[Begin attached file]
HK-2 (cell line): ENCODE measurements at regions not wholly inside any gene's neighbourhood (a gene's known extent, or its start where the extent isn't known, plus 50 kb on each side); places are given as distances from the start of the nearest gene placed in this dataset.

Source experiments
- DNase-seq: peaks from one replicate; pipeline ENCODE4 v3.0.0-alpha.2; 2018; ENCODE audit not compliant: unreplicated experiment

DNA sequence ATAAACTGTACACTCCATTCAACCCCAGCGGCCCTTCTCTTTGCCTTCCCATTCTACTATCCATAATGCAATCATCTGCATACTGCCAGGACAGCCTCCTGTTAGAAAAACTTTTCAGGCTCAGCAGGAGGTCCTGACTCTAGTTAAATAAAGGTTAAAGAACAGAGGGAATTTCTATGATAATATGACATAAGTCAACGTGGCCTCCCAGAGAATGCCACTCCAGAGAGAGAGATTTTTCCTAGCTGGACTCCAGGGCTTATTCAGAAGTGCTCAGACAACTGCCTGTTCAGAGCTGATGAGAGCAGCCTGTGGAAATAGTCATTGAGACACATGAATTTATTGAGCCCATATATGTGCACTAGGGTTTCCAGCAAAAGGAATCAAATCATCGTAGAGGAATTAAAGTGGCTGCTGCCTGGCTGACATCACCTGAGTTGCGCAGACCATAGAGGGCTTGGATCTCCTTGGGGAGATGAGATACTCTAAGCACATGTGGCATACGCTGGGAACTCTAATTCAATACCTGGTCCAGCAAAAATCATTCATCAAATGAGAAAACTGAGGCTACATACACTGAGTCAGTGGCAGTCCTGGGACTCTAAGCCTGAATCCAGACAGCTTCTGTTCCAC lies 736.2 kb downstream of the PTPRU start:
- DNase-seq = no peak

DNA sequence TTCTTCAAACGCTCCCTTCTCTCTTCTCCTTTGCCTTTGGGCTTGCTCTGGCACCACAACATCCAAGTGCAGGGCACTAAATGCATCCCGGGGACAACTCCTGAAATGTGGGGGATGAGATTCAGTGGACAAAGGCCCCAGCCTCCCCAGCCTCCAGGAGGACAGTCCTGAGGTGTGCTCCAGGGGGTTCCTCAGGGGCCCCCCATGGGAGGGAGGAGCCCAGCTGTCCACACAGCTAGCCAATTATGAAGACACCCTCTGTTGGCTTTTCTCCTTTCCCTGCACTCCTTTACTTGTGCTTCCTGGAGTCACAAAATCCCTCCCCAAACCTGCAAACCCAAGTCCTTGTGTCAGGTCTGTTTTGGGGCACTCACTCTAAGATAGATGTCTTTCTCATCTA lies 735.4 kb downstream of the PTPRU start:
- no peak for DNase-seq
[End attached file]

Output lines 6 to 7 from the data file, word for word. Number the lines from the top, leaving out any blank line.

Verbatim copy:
DNA sequence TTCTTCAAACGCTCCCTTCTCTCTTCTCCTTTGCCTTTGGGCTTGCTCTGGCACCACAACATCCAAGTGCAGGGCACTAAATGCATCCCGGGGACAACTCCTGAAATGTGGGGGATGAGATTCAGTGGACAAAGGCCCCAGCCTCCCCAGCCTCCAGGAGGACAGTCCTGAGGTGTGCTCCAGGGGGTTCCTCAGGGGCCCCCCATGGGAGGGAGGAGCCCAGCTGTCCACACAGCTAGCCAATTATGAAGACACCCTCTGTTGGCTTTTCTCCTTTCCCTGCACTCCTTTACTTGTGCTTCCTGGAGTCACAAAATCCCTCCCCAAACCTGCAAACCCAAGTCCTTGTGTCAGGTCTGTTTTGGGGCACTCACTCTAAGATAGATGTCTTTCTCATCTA lies 735.4 kb downstream of the PTPRU start:
- no peak for DNase-seq